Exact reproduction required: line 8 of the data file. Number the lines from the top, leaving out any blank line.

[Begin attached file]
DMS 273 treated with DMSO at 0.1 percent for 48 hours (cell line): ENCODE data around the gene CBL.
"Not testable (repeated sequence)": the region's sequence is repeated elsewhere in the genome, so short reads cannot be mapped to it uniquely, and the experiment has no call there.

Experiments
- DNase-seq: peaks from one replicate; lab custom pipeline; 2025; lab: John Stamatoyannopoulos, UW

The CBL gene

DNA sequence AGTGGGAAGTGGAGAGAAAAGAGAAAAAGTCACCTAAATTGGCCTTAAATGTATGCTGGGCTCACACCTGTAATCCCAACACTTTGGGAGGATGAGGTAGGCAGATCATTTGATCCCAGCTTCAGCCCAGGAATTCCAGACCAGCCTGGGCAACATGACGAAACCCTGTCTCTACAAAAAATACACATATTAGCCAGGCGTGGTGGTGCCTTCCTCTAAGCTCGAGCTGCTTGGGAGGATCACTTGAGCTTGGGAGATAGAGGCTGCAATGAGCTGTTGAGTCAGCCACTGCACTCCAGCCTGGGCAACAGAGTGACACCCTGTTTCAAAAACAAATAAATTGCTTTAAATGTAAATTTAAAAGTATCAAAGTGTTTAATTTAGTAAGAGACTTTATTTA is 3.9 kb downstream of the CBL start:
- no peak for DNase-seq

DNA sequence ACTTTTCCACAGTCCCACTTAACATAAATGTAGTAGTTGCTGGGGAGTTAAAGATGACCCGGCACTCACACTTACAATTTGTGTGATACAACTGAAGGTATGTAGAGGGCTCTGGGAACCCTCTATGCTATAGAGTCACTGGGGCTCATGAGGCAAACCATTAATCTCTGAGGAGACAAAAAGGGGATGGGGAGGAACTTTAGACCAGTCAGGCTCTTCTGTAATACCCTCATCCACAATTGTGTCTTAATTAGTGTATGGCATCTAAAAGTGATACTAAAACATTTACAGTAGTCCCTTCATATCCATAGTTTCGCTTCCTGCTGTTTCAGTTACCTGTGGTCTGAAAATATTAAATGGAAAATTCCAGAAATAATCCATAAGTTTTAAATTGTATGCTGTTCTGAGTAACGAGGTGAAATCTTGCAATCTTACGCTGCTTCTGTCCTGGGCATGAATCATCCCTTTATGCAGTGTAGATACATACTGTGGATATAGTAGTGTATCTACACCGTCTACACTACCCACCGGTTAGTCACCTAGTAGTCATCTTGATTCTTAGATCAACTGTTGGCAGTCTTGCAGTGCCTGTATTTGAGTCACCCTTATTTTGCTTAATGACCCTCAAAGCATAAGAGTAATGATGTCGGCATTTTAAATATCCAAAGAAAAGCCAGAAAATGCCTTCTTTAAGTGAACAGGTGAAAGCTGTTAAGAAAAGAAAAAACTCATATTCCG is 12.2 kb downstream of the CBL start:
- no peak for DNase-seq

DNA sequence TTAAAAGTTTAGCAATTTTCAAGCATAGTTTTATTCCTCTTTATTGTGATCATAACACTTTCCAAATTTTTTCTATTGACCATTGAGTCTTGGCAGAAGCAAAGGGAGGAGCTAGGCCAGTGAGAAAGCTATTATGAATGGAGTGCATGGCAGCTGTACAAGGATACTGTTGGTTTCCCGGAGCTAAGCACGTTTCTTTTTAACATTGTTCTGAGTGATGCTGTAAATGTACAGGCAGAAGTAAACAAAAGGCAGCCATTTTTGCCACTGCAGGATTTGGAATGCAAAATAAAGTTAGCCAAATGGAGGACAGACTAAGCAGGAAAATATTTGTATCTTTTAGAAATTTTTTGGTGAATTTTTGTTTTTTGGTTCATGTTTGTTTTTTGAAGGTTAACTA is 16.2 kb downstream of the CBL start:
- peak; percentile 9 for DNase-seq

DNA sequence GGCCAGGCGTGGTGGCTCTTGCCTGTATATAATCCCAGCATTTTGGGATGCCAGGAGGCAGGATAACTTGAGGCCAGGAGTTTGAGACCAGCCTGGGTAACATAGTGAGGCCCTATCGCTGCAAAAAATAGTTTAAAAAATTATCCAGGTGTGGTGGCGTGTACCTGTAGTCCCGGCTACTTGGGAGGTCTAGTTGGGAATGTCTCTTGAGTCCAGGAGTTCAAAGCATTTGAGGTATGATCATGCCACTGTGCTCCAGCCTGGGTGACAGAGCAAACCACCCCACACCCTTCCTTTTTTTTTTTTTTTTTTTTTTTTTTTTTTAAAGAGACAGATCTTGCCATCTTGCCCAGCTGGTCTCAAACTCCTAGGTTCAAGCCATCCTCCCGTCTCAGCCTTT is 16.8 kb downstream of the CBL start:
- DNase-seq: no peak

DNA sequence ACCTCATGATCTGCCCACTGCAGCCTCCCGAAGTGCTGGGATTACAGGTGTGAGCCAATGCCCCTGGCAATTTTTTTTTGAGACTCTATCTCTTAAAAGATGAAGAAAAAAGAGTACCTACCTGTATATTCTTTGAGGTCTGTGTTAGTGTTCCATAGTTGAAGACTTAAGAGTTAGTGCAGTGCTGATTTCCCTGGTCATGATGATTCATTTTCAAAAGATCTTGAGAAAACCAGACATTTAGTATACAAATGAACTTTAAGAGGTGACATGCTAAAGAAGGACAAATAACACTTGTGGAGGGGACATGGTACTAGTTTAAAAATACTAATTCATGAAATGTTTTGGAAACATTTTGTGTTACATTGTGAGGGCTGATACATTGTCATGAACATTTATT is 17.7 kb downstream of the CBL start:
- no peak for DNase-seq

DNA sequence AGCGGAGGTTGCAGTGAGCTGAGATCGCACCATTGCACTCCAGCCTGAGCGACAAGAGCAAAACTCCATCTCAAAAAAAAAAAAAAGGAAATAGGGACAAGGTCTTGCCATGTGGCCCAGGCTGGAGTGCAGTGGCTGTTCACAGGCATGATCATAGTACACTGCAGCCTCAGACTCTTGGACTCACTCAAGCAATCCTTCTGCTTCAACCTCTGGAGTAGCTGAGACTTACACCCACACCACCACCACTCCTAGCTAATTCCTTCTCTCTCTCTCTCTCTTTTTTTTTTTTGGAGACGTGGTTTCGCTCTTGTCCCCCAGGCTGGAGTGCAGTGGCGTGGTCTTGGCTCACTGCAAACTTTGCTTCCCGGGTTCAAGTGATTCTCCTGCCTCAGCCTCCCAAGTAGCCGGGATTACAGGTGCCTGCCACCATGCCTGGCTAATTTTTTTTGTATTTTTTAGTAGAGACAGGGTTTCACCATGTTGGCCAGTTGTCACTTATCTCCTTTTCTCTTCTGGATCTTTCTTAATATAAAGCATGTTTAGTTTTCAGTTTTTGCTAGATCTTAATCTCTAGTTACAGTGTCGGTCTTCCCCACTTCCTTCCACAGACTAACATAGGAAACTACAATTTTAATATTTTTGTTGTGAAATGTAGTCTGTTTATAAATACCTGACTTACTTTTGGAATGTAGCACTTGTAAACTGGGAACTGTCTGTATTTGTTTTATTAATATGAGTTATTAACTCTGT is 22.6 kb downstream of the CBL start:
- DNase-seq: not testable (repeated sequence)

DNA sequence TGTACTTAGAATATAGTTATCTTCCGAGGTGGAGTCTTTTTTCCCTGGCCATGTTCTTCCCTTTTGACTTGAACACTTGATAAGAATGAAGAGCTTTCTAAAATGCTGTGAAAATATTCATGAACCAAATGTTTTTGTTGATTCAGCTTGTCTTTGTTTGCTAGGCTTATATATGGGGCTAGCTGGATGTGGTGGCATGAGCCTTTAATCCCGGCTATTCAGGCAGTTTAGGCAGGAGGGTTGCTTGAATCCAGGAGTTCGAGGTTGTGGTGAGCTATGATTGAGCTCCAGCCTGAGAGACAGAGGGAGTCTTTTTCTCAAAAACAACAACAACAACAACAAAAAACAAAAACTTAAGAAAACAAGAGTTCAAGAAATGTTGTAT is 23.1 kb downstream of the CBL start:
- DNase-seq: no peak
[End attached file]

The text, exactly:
DNA sequence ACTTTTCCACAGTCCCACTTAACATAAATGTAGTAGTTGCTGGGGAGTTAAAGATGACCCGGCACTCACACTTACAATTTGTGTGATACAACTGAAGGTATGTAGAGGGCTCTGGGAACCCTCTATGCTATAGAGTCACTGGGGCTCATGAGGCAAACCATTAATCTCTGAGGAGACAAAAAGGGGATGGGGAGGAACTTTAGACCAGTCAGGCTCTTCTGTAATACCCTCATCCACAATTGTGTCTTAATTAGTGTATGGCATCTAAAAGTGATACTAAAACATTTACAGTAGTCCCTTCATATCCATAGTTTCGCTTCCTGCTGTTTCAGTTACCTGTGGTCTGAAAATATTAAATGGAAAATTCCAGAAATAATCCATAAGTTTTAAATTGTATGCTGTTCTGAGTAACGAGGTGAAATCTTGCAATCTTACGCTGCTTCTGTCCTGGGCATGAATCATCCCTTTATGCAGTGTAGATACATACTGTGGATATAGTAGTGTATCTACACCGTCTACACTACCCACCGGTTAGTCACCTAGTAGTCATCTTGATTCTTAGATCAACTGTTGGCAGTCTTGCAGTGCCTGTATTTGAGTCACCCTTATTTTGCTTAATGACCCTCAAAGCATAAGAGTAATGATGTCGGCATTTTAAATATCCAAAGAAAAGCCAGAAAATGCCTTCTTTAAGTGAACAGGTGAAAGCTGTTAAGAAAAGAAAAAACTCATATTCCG is 12.2 kb downstream of the CBL start: